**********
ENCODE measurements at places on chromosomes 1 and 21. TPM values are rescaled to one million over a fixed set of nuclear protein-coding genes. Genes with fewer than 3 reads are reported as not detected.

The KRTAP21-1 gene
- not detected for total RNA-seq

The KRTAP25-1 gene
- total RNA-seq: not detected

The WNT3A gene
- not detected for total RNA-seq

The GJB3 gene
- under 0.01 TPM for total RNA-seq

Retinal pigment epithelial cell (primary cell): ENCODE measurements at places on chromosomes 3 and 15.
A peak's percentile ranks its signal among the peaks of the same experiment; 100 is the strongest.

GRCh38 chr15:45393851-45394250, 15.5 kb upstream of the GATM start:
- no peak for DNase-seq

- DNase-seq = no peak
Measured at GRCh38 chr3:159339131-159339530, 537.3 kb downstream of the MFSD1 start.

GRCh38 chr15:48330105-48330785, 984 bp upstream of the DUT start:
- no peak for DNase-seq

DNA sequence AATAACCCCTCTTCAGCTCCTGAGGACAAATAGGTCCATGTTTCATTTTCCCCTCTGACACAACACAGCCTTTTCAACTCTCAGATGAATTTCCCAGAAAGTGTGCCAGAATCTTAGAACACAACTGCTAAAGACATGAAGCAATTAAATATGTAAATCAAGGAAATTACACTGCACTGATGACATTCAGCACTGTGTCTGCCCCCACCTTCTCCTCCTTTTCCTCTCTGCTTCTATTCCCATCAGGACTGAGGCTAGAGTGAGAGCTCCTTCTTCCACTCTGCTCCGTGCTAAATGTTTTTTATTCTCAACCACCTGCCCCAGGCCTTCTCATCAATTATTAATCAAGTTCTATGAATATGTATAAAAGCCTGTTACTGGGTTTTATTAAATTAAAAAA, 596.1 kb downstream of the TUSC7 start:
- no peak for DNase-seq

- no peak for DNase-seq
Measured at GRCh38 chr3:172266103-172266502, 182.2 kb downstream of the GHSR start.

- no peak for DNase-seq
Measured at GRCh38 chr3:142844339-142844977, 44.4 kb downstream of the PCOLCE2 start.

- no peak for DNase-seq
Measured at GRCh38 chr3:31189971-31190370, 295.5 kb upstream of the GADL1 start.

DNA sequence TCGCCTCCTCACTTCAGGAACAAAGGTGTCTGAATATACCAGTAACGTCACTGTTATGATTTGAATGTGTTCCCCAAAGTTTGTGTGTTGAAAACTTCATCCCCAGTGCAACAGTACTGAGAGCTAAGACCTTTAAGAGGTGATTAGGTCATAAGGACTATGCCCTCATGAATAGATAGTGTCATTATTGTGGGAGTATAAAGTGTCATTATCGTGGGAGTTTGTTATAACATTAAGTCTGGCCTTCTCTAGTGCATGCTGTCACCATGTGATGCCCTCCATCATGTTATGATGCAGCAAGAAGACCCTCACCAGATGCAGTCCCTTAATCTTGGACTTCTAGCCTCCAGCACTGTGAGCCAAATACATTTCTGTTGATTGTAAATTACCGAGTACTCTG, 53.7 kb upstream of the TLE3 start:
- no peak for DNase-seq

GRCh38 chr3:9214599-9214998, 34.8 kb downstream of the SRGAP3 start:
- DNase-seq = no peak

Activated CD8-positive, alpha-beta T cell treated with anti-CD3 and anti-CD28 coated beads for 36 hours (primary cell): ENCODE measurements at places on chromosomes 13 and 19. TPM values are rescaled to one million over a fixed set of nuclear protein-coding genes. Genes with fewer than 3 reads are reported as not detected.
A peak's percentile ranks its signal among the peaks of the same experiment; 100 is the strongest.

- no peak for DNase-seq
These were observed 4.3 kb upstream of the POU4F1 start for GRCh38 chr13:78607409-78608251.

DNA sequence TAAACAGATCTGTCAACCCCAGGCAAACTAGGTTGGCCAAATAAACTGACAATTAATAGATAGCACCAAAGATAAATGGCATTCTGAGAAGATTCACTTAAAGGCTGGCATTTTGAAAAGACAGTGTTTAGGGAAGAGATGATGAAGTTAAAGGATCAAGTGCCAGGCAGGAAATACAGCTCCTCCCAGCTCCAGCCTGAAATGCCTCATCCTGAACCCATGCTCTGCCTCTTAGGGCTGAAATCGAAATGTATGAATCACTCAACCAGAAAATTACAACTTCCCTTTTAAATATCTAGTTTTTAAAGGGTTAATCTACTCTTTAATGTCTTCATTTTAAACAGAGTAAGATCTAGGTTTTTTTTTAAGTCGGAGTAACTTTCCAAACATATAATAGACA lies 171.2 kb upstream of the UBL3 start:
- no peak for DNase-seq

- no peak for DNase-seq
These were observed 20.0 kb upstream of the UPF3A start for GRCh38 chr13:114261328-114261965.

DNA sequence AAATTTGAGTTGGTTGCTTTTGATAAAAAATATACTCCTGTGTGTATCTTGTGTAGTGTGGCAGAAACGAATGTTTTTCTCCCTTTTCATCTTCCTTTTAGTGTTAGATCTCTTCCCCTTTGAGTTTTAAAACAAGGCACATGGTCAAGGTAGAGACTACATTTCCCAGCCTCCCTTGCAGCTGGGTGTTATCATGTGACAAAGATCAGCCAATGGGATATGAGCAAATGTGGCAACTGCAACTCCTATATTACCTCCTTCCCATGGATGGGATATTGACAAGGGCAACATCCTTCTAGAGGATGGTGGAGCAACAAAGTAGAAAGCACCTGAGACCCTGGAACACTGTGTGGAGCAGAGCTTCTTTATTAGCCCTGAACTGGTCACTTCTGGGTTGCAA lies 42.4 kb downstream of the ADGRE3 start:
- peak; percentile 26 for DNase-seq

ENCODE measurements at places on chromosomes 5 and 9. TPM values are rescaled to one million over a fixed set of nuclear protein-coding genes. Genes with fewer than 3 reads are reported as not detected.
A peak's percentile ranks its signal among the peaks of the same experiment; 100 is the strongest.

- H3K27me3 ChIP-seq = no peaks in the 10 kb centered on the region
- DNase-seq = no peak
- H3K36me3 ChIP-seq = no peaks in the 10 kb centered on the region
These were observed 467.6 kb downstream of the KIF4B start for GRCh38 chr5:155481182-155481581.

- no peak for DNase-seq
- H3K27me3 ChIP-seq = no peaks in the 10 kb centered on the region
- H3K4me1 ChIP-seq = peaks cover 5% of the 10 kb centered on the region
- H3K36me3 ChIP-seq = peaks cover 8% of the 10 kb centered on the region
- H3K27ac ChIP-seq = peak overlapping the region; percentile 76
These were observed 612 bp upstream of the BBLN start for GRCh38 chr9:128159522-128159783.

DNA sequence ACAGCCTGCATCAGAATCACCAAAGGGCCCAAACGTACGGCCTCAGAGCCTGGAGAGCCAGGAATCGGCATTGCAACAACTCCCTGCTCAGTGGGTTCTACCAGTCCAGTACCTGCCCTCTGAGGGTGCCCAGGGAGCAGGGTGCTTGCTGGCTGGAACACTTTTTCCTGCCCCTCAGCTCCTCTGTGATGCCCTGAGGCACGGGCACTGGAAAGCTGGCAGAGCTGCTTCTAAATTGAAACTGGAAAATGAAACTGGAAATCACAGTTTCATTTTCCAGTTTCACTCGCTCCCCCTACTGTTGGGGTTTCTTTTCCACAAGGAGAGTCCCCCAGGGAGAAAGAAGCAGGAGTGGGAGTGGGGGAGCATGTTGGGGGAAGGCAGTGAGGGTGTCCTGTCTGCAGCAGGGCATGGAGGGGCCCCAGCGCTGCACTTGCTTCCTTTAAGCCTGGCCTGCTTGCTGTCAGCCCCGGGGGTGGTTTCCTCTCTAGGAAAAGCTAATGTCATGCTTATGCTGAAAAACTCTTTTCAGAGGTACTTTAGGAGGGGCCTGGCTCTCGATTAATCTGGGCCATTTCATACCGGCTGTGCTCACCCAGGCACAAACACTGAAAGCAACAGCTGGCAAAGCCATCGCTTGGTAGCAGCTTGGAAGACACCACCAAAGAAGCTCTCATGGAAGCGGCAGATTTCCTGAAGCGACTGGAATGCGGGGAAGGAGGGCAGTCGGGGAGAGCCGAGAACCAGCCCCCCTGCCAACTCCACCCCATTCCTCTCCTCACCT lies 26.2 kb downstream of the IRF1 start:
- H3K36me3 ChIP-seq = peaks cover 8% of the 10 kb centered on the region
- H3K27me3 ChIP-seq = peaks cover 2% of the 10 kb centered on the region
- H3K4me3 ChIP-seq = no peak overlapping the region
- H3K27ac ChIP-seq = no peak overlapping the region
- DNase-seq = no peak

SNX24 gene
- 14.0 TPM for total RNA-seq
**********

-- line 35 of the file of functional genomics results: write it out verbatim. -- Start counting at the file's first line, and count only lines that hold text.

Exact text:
- no peak for DNase-seq